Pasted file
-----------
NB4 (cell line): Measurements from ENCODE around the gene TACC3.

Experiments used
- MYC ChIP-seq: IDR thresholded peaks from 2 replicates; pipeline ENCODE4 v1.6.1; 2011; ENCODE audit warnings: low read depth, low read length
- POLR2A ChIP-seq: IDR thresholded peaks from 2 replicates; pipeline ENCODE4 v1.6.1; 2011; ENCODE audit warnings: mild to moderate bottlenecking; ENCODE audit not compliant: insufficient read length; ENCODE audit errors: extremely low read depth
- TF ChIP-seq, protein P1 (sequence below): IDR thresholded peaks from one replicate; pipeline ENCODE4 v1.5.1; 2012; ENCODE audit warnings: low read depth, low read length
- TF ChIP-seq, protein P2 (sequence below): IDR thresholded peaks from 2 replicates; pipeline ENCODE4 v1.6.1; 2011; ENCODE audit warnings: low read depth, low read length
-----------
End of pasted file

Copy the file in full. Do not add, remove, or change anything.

NB4 (cell line): Measurements from ENCODE around the gene TACC3.

Experiments used
- MYC ChIP-seq: IDR thresholded peaks from 2 replicates; pipeline ENCODE4 v1.6.1; 2011; ENCODE audit warnings: low read depth, low read length
- POLR2A ChIP-seq: IDR thresholded peaks from 2 replicates; pipeline ENCODE4 v1.6.1; 2011; ENCODE audit warnings: mild to moderate bottlenecking; ENCODE audit not compliant: insufficient read length; ENCODE audit errors: extremely low read depth
- TF ChIP-seq, protein P1 (sequence below): IDR thresholded peaks from one replicate; pipeline ENCODE4 v1.5.1; 2012; ENCODE audit warnings: low read depth, low read length
- TF ChIP-seq, protein P2 (sequence below): IDR thresholded peaks from 2 replicates; pipeline ENCODE4 v1.6.1; 2011; ENCODE audit warnings: low read depth, low read length